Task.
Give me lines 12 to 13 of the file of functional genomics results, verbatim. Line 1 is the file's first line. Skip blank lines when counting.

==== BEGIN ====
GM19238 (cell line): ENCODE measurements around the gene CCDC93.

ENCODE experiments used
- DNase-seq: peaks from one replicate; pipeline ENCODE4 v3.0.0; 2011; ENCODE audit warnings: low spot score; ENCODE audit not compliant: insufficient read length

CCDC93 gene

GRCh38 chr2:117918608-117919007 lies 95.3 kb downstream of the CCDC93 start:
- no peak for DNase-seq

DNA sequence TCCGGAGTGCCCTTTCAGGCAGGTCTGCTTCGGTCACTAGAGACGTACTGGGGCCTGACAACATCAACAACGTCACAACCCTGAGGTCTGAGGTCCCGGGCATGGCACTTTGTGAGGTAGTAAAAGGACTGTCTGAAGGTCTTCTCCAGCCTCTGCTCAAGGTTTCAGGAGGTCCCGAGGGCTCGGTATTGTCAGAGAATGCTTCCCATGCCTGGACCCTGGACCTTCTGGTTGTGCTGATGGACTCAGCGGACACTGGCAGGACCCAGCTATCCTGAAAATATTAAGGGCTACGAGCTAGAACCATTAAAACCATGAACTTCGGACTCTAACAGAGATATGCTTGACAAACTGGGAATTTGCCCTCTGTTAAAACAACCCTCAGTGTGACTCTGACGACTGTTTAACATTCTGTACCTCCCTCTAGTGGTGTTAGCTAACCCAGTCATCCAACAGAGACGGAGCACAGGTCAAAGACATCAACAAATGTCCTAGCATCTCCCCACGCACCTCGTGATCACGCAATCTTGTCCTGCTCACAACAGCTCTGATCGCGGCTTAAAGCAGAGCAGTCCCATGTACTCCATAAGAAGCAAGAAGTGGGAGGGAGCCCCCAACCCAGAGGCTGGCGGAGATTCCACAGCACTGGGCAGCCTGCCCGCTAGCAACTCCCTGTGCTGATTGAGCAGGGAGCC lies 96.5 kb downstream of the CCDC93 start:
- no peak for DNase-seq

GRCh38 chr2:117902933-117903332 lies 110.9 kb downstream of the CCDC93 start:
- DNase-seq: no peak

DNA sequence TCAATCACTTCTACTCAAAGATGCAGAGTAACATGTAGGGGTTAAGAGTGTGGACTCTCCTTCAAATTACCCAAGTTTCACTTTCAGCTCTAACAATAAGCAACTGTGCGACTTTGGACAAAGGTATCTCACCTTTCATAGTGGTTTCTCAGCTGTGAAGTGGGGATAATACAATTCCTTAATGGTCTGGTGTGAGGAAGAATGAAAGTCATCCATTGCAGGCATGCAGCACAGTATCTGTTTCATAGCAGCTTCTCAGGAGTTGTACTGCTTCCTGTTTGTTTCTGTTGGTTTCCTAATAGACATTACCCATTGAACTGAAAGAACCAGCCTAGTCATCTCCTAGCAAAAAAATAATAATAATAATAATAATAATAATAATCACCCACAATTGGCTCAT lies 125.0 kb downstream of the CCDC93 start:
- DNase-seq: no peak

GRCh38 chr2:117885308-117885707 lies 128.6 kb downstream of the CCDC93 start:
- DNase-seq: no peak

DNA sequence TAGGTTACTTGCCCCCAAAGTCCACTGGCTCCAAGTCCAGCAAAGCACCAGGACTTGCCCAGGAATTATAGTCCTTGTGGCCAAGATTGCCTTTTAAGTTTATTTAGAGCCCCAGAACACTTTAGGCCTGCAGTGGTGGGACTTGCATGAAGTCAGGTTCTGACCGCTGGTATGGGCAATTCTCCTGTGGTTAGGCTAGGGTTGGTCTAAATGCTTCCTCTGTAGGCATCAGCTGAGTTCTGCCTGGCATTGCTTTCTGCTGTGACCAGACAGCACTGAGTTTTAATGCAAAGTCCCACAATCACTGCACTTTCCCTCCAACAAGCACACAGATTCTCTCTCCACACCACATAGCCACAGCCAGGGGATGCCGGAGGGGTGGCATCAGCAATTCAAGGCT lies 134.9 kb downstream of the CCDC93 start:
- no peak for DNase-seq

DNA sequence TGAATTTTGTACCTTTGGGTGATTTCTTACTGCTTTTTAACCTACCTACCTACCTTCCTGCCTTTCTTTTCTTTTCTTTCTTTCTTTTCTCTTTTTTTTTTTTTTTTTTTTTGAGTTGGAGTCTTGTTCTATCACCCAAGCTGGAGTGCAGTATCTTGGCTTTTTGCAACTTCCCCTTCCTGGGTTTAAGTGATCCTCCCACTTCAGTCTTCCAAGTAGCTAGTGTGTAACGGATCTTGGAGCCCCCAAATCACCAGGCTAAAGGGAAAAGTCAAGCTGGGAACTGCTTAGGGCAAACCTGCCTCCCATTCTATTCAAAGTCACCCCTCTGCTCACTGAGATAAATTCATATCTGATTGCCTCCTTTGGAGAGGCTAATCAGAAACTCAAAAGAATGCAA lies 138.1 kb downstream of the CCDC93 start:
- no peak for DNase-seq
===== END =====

- DNase-seq: no peak

GRCh38 chr2:117885308-117885707 lies 128.6 kb downstream of the CCDC93 start: